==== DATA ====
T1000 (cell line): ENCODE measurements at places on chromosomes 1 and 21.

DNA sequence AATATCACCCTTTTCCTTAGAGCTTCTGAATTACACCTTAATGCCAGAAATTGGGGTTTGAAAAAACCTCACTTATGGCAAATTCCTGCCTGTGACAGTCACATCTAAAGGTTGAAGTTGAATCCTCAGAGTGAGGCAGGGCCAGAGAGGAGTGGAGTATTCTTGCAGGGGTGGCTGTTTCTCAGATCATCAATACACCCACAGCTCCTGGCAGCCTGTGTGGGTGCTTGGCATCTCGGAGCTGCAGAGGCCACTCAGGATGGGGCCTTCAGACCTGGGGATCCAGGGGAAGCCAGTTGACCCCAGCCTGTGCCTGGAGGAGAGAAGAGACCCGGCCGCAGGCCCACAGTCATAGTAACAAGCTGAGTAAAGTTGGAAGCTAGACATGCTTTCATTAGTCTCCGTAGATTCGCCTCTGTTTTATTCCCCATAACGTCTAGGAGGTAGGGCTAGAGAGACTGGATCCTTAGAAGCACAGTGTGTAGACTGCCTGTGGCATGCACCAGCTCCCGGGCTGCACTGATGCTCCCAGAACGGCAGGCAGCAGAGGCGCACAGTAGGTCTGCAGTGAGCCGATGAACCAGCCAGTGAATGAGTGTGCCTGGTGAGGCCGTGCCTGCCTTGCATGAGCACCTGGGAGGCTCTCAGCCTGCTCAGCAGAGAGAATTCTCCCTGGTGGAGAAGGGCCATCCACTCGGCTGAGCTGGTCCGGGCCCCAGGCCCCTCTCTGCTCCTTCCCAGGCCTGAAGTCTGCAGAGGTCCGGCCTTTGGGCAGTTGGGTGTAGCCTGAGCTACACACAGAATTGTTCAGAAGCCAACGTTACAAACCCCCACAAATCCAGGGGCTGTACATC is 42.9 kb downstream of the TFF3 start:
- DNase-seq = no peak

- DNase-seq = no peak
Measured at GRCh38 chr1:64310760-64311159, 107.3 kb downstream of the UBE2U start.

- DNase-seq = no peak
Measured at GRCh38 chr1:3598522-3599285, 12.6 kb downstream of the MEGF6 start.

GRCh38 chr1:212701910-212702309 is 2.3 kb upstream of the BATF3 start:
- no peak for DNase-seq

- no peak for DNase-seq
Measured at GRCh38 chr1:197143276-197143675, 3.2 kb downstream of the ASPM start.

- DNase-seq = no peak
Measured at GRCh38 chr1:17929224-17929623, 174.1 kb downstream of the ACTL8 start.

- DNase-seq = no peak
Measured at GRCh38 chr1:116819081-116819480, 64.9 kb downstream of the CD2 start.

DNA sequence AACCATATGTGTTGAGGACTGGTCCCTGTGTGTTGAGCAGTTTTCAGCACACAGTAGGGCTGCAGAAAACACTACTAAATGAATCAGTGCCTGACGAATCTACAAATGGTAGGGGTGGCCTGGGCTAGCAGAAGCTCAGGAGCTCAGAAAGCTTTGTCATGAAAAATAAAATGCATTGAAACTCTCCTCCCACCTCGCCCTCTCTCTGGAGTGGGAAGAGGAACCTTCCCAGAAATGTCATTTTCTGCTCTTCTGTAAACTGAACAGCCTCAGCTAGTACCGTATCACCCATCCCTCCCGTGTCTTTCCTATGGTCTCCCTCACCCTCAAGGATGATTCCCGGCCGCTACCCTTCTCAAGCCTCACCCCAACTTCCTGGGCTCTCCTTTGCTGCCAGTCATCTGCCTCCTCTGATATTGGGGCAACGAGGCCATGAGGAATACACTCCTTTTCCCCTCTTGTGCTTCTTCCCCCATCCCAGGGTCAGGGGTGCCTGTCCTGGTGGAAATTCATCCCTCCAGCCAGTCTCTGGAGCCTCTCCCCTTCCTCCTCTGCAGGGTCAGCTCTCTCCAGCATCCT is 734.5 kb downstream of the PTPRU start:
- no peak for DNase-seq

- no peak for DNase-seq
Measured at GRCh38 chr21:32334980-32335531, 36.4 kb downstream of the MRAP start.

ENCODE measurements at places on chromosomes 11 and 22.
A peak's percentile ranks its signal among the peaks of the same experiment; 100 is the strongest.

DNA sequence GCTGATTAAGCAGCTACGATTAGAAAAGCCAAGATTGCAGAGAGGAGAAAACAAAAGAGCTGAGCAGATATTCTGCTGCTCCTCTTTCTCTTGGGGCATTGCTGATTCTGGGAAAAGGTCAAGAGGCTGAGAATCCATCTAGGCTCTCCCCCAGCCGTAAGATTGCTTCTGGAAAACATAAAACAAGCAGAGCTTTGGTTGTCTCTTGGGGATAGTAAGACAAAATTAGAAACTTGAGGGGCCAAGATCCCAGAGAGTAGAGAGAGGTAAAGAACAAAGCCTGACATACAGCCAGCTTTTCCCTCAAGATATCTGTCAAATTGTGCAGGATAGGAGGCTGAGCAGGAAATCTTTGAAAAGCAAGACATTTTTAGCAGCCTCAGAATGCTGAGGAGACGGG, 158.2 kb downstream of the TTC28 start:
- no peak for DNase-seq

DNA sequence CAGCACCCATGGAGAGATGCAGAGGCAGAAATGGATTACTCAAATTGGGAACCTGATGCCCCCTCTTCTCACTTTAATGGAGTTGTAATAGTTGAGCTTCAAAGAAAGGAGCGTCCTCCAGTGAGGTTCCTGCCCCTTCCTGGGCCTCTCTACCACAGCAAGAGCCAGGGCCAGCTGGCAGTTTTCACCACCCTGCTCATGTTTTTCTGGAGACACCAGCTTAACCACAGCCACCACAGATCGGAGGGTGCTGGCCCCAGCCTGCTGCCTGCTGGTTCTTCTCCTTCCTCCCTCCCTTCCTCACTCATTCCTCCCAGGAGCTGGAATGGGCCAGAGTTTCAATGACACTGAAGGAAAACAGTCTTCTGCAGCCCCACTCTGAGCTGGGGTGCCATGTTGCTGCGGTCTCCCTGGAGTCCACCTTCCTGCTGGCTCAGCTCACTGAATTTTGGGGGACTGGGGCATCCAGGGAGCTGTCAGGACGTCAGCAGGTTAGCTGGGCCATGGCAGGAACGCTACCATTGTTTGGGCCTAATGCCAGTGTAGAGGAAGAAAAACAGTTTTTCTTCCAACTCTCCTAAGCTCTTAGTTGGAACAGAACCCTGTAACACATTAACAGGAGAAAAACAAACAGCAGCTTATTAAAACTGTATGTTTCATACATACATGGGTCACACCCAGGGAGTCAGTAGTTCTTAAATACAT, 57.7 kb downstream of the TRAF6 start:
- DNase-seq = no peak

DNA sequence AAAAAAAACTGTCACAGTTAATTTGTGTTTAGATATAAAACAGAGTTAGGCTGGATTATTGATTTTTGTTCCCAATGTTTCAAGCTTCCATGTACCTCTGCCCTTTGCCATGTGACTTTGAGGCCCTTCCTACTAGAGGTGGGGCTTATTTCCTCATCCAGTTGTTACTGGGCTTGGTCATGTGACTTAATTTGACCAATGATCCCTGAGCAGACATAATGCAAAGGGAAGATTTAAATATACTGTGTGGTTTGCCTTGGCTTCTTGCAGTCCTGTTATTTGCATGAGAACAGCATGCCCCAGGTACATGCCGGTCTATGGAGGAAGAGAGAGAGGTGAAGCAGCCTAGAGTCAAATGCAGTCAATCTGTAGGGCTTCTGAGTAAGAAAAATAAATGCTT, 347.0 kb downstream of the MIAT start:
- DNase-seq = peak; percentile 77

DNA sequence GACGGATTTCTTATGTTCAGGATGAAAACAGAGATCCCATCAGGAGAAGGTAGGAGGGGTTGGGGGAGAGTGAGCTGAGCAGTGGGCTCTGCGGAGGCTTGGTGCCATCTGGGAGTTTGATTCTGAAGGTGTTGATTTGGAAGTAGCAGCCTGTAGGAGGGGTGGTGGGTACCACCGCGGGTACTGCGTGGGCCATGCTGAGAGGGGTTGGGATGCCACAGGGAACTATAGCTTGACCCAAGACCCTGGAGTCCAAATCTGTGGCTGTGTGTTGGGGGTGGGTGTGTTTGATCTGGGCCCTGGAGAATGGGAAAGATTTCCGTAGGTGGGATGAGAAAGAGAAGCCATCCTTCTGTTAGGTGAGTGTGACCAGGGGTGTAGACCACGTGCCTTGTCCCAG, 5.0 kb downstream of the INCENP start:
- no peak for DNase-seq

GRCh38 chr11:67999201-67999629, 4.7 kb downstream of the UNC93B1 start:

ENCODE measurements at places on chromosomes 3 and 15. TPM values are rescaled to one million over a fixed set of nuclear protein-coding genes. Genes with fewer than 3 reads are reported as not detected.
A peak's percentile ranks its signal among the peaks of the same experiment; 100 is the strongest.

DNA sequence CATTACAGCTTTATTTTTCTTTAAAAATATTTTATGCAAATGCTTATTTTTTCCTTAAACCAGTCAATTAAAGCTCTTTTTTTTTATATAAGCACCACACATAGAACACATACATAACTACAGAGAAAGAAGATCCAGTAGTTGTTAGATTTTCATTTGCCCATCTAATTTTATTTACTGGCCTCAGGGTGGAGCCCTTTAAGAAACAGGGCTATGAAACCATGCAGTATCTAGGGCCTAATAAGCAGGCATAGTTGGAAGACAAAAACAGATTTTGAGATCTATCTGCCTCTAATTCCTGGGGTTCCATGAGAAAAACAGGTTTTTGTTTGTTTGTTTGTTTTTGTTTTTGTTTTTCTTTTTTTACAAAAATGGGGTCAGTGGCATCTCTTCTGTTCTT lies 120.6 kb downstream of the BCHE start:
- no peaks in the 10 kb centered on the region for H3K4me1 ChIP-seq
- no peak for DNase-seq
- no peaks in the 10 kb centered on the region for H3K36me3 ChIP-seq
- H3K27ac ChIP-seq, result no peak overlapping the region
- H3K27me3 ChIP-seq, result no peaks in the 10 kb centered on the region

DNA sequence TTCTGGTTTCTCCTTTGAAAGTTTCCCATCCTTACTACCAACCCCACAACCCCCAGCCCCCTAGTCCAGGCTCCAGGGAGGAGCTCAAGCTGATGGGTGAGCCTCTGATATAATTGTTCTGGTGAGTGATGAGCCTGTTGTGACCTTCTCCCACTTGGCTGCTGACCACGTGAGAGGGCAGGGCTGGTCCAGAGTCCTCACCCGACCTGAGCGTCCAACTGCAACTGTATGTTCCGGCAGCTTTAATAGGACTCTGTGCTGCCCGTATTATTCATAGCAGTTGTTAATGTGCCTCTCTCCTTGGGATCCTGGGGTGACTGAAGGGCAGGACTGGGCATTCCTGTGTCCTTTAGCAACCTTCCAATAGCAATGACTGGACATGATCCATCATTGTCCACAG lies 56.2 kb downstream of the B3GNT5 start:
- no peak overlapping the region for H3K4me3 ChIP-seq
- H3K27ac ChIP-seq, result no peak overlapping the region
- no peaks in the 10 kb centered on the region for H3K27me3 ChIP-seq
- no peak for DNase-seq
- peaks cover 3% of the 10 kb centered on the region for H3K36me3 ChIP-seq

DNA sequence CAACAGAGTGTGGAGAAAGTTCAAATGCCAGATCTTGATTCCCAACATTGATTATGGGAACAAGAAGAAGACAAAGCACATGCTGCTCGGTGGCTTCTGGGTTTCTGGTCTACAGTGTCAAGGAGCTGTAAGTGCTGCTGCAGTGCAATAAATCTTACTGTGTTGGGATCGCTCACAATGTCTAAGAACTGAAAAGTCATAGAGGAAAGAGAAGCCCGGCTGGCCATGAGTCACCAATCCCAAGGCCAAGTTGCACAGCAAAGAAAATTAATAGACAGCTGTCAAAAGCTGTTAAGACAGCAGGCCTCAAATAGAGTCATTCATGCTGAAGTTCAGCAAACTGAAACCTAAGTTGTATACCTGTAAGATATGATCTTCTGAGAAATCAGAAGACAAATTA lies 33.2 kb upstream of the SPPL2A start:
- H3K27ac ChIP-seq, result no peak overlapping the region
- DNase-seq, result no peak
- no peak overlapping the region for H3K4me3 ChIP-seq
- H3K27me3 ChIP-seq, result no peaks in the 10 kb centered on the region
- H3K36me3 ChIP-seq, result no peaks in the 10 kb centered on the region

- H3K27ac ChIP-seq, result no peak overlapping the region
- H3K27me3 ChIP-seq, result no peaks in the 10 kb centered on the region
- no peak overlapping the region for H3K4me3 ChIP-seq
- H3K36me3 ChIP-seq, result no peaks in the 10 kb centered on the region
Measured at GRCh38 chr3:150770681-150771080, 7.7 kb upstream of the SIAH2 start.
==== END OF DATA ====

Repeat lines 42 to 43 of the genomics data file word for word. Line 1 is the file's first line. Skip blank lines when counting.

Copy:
- no peaks in the 10 kb centered on the region for H3K27me3 ChIP-seq
- no peak for DNase-seq